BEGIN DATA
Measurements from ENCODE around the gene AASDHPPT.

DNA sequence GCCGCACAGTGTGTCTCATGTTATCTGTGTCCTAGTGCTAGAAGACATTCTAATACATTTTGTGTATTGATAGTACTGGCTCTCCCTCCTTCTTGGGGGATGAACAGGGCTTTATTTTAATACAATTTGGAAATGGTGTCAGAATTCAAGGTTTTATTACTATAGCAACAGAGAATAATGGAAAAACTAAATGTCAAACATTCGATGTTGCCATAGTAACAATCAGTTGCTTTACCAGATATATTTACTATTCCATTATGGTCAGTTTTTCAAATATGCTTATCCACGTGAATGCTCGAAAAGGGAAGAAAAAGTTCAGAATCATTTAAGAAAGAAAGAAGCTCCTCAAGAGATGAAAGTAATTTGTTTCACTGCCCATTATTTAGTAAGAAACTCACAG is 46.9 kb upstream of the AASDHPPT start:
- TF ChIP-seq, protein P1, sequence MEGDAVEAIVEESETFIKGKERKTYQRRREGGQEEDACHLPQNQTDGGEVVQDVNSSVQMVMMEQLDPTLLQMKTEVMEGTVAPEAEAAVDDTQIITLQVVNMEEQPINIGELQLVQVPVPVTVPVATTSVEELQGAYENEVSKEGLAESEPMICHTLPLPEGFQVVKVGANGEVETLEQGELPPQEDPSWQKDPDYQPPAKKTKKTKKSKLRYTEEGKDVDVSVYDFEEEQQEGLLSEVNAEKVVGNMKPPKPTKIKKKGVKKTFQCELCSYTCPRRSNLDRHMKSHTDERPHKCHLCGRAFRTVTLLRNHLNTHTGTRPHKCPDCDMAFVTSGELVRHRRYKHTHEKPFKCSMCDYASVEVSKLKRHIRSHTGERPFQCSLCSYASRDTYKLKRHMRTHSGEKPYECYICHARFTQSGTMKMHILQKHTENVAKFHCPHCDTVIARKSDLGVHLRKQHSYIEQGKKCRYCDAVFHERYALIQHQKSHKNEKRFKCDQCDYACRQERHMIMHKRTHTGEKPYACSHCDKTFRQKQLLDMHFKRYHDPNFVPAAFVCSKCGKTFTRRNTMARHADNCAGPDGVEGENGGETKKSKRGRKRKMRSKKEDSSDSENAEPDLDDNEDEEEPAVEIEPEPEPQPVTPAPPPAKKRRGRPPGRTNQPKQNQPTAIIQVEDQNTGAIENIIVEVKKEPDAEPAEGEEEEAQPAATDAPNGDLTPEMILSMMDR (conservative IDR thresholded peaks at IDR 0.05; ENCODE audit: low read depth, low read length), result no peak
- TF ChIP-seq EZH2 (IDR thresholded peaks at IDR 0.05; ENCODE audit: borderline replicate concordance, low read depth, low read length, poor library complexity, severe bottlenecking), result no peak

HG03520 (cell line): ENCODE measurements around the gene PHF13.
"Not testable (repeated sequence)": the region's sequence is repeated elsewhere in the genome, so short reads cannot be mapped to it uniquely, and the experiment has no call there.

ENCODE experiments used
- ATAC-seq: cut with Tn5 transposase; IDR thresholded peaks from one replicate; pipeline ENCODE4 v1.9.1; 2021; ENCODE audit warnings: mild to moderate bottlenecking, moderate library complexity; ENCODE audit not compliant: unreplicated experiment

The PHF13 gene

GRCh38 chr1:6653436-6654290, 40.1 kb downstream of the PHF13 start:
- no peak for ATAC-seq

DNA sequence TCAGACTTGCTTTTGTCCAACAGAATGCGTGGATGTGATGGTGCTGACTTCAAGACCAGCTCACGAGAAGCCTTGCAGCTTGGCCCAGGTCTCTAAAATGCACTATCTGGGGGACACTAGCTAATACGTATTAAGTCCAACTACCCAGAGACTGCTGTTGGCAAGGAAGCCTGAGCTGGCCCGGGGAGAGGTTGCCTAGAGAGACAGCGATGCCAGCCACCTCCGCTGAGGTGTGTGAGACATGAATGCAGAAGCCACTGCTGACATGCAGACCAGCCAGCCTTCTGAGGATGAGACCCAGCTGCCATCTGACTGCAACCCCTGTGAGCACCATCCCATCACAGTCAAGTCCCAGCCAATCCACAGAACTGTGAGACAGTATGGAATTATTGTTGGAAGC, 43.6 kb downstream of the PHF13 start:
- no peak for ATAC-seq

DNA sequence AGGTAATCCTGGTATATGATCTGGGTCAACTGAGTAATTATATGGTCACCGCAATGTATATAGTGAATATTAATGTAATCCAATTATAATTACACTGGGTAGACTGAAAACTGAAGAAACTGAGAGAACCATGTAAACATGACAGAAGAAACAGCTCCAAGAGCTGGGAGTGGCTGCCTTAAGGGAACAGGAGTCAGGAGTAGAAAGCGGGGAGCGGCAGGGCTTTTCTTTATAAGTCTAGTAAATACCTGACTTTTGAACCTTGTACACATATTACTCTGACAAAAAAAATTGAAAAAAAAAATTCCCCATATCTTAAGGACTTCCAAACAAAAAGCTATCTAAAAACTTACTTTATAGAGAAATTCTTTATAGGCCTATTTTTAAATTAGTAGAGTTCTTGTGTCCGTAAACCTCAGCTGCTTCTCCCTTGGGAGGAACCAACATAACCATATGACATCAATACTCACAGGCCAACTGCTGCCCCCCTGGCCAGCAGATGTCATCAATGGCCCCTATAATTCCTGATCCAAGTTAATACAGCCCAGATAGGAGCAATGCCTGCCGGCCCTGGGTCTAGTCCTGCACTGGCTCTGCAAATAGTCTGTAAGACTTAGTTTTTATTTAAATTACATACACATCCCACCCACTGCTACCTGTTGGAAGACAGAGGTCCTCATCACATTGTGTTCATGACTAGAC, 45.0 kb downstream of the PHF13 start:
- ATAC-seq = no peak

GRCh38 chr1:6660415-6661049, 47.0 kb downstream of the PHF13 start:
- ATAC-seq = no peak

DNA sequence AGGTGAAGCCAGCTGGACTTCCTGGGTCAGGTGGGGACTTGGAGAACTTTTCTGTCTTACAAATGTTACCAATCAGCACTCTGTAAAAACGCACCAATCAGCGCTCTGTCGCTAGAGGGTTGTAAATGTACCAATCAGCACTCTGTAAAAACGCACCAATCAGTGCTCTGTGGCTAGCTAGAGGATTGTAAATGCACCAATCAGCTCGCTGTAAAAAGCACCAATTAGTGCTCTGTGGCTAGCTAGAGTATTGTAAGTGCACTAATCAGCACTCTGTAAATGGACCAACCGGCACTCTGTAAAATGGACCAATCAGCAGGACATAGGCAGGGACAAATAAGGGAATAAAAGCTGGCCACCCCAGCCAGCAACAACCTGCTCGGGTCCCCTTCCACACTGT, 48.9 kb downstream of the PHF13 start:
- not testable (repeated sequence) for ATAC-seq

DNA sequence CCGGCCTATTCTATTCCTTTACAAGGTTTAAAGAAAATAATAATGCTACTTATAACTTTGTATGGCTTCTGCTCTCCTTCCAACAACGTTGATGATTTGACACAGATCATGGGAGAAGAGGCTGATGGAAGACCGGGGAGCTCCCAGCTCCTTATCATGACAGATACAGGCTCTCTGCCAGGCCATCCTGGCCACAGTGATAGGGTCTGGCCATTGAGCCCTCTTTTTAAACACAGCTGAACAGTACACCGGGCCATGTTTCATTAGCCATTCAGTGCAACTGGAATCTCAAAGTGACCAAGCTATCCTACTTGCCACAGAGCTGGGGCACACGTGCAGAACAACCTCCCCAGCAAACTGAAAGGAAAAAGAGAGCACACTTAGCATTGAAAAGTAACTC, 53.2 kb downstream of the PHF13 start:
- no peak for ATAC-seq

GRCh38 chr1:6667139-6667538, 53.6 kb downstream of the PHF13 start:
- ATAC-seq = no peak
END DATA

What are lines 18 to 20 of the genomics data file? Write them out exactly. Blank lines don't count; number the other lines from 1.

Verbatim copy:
DNA sequence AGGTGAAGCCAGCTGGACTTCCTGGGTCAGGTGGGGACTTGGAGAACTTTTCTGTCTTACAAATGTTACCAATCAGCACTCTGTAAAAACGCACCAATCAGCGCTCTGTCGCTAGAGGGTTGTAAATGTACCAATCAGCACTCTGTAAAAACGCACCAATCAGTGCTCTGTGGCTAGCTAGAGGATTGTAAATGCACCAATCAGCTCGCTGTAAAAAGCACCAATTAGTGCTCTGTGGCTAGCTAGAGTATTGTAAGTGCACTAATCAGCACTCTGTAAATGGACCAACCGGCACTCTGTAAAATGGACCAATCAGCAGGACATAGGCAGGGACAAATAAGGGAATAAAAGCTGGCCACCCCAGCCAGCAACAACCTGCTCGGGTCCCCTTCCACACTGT, 48.9 kb downstream of the PHF13 start:
- not testable (repeated sequence) for ATAC-seq

DNA sequence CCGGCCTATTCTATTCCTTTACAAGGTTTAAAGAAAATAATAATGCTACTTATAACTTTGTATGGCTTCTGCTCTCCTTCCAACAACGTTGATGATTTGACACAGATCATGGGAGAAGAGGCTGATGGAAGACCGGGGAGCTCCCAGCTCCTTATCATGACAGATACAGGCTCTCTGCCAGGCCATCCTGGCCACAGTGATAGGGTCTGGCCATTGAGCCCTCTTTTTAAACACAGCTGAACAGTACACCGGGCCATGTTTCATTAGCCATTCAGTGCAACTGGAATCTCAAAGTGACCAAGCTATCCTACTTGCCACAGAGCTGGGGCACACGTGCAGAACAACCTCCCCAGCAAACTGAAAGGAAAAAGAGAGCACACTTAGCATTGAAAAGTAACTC, 53.2 kb downstream of the PHF13 start: